Maine History

Before you plan your New England trip, why not make your vacation a lot more interesting by learning a bit about Maine State history and Maine culture? The history of Maine actually begins in the Ice Age. The last glacier of this period could be held responsible for cutting what had once been a relatively straight coastline into the bays, inlets and scenic harbors that we visit today. The receding ice sheet formed the 2,000 spectacular islands that can be found off the Maine coastline.

The “human” element of Maine State history begins with its earliest inhabitants. Most archeologists believe that they were descendants of the Ice Age hunters. They are referred to as the "Red Paint" people because of the red clay with which they lined their graves. Maine's two earliest Native American inhabitants were the Micmacs of eastern Maine and New Brunswick. For the most part, they were a warlike people. In contrast, the Abnakis, who inhabited other parts of Maine, were a peaceful nation.

It was not until 1602 that the first European settlements arrived in Maine. Samuel de Champlain, the famous French explorer was a member of this party. They named the area Acadia. The next significant event in Maine State history occurred in 1607, when English colonists sponsored by the Plymouth Company settled in the area. Of course, this caused frequent battles between the French and English during the 17th and 18th century. To make matters even more complicated, this period in the history of Maine was also marked by a series of Indian raids on white settlements. Since the French wanted to see the English driven from the land, in a true Machiavellian spirit of divide and conquer, they supported these raids.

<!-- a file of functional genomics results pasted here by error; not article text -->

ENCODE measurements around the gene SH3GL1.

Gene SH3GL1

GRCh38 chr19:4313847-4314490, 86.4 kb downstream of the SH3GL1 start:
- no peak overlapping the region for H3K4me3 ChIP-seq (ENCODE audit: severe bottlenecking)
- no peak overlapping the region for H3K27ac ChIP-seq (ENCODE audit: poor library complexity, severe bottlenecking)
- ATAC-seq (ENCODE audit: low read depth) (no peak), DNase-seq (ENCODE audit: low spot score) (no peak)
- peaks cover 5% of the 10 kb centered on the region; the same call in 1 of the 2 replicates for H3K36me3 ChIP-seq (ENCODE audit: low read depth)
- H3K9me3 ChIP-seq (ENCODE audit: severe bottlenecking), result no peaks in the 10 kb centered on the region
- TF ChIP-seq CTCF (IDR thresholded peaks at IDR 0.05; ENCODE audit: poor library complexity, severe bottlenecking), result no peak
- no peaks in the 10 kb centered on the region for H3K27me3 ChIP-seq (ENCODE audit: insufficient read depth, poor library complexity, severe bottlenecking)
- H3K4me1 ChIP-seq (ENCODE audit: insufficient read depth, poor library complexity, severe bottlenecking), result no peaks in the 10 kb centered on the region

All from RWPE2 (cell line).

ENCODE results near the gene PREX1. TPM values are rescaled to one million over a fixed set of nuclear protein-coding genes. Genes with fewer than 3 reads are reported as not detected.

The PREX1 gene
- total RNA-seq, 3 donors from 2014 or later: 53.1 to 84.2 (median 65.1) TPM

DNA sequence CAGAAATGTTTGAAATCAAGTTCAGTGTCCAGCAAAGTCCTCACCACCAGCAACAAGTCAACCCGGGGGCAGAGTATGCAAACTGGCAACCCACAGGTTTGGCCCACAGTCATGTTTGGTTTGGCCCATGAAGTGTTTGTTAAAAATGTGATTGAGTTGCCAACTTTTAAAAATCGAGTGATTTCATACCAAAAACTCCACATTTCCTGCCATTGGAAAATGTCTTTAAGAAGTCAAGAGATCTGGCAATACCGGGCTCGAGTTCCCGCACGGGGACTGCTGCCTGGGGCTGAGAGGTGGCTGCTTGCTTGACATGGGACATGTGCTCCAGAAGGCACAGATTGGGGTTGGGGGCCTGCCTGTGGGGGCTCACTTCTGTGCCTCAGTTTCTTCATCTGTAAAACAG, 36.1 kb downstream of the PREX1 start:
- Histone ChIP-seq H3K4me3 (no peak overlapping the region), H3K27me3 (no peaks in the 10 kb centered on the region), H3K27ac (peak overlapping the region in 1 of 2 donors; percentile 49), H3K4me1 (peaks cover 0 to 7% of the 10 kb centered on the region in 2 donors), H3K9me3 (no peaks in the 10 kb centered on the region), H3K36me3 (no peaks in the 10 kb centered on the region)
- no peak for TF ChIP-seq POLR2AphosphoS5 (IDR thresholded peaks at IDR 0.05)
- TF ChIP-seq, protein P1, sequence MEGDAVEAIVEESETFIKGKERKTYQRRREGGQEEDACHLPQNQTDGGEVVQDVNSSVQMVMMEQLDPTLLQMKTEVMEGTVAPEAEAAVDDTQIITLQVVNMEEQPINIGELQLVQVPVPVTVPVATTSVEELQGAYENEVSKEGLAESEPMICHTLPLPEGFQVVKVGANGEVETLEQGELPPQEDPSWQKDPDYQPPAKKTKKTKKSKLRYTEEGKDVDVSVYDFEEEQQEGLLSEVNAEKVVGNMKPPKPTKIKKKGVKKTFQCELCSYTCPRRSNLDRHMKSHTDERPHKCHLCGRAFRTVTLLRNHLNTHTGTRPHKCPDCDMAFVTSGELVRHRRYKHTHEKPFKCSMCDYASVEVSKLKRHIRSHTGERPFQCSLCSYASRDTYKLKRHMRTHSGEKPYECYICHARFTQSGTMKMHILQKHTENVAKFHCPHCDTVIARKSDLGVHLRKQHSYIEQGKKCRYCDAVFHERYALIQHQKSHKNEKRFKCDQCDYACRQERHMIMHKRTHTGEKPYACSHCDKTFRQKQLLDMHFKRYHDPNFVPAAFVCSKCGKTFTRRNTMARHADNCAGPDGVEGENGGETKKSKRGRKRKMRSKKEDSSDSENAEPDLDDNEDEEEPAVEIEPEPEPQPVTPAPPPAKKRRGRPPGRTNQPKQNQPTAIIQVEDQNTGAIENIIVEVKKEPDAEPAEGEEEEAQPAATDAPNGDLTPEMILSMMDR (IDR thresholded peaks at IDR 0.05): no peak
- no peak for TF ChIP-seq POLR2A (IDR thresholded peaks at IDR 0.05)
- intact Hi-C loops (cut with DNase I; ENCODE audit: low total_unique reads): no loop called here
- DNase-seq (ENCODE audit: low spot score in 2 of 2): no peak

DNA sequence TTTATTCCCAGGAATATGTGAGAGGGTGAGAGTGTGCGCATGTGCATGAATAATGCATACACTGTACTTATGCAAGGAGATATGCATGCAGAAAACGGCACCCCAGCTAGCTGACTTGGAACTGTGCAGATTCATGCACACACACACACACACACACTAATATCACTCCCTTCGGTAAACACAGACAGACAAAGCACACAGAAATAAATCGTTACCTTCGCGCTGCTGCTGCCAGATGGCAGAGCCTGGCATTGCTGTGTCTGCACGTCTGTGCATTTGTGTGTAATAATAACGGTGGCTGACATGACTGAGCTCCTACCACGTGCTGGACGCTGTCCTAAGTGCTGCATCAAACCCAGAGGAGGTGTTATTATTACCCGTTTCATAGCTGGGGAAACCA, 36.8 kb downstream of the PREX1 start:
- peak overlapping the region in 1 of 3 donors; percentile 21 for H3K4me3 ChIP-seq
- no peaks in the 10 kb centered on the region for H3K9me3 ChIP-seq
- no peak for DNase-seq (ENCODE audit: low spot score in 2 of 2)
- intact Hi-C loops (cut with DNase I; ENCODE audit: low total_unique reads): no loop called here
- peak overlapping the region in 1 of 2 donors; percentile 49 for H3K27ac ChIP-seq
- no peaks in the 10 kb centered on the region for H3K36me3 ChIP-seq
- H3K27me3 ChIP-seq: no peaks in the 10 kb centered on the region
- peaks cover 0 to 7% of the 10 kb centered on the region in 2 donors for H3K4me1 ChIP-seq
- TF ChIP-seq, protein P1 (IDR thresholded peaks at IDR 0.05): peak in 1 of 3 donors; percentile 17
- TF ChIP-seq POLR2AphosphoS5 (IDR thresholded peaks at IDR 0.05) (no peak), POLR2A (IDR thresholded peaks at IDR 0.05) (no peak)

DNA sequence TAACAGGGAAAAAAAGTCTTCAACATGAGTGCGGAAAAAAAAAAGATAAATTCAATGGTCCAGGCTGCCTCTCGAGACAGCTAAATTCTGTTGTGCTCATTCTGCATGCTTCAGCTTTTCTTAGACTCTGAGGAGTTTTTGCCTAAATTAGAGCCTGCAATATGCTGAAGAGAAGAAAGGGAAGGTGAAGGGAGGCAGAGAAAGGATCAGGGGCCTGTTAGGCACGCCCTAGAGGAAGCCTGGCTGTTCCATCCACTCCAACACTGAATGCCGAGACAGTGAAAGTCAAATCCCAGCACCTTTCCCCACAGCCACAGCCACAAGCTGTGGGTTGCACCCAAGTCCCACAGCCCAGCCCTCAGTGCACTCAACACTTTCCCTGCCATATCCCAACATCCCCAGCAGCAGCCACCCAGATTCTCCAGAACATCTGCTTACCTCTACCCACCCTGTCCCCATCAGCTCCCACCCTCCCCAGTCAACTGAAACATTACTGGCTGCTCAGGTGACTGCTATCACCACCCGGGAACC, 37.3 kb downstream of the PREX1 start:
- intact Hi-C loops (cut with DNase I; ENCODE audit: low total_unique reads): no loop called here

When the French were defeated by the British in the 1740s, Maine eventually fell under the authority of the Province of Nova Scotia. After the threat of Indian raids was diminished the population of Maine began to increase. Massachusetts offered 100-acre lots free to anyone who would settle the Northern Province. This caused the population to double from 12,000 to 24,000 between 1743 and 1763.

Resistance to the oppressive colonial tax policies of the British Parliament became an important element of Maine culture. In 1765, a defiant mob seized a large quantity of tax stamps at Falmouth. A year after the famous Boston Tea Party of 1773, the people of Maine organized their own version of that incident when a group of men burned a shipment of tea that was stored at York.

The next turning point in the history of Maine happened after the War of 1812, when Maine became part of the State of Massachusetts. However, since it was physically separate from Massachusetts, on March 15 1820, Maine became America’s 23rd State as a result of the Missouri Treaty.

The Maine culture of rebellion continued during the Civil War. The abolitionist societies that had been active for 25 years began to flourish. During this period, Harriet Beecher Stowe of Brunswick wrote Uncle Tom’s Cabin, the famous novel that dramatized the horrors of slavery.

Today, you can learn more about Maine history and Maine culture at the Maine Historical Society which is located in Portland.

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